Without a proper workflow when doing digital photographing, the quality of your images won’t improve. When all the elements of your photography come together, then you can get the best out of your work. I’ll explain how!
Only when all the different processes of photography come together correctly, can you bring out the best from your images.
After you have captured the pictures, you need to store them securely—the sooner, the better. The underwater photographer seldom works in a practical studio environment, but usually under much more extreme conditions, such as dive boats and tent camps.
Therefore, it is of outmost importance that a proper workflow already kicks in here, even without a reliable energy source available—starting with your choice of memory card.
It doesn’t matter what format you are working in (JPEG, Tiff or RAW), or which resolution you are using. The storage device or memory card should be able to hold at least 200 images. This is sufficient for up to three dives per day. Thus, you can avoid opening your camera housing to change the memory card on a sandy beach or on a rolling boat deck. At the end of the day, you have ample time to transfer your images from the camera memory card over to your computer or other storage devices.
The next stage in the workflow is the storage of data. We have many options to store our images.
Laptops, CD burners or portable harddrives, or so-called portable storage devices. The best choice would be a portable storage device, either powered by a charger or by batteries.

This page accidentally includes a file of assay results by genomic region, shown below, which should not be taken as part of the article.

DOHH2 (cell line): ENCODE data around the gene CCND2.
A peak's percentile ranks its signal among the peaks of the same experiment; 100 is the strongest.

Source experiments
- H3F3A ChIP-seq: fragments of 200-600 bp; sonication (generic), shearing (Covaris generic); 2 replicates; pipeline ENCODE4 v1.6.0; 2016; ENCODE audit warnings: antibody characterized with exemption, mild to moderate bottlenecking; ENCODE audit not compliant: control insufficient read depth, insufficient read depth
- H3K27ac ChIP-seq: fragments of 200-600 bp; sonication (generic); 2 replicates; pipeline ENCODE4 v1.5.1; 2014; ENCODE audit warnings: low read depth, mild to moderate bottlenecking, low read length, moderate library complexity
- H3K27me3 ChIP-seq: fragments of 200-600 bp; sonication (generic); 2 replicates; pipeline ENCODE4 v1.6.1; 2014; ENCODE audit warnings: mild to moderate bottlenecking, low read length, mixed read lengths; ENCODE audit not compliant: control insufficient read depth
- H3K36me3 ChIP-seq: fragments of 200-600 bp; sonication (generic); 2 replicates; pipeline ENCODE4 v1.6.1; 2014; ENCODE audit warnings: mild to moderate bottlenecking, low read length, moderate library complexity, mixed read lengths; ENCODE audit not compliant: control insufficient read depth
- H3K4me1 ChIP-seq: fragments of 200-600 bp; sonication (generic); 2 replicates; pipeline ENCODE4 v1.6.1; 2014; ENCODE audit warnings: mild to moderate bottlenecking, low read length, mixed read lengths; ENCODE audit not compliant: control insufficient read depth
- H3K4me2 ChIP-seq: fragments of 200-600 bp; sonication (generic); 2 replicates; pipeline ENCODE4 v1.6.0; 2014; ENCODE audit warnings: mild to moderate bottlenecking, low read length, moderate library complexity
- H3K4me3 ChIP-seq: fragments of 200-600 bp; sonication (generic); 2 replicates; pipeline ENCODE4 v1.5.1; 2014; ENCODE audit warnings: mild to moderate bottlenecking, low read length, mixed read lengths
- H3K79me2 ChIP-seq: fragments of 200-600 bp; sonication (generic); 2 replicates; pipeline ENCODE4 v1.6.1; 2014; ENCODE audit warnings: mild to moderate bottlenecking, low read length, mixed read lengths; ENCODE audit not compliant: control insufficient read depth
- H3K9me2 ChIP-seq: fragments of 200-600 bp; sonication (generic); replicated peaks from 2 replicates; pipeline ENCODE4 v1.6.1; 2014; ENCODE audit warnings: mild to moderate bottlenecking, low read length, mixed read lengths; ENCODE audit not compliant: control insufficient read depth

If you have a portable storage device that can hold 80 Gigabytes, you can store images from one week of diving without any problem. Some portable storage device
models, like the Coolwalker MSV-01 from Nikon (about 360 Euro for 30 GB) or the Epson P 2000 (about 430 Euro for 40 GB) also have displays, which allow you to see the images and to process them.
Additionally, you should carry back-up memory cards. You can keep all the originals and change to fresh cards whenever one is full, or you could go for the more expensive option, a laptop. With a computer you can also view your images and start editing them. With a CD burner at hand, you can also give away some nice memories to your diving buddies.
The digital workflow is actually nothing else than keeping your images safe and to retain the colour fidelity—even if you have to transfer the images from one device to another, or from one kind of software to another. Only when the colorspace corresponds, will your images appear in with the natural colours.
Download the full article ⬇︎
In X-RAY MAG issue #23, Mark Webster takes on a tour through the fascinating underwater world off Cornwall, England. We talk with Pascal Bernabé for insights into his achievements in deep diving. Science editor, Michael Symes, investigates locomotion of sea creatures, and we look at Hammerhead sharks and their unique head shape. Harald Apelt brings us to another pearl in the Mediterranean -- beautiful, historic Croatia. Kurt Amsler discusses proper workflow in digital photography. Rebreather pro, Cedric Verdier, gets us up to speed on physical fitness for divers and DIR for rebreather divers. Girldiver Cindy Ross discusses sunscreen and gives us the skinny on sunrays and skin cancer. We meet the Bubbling Reefs of Denmark, and a diverse portfolio of ocean art from artists around the world tops it all off. Plus the news -- on marine ecology, discoveries, ship wrecks, conservation, equipment, travel, divers, record breakers, books and films, turtles, sharks, whales, jellyfish and more...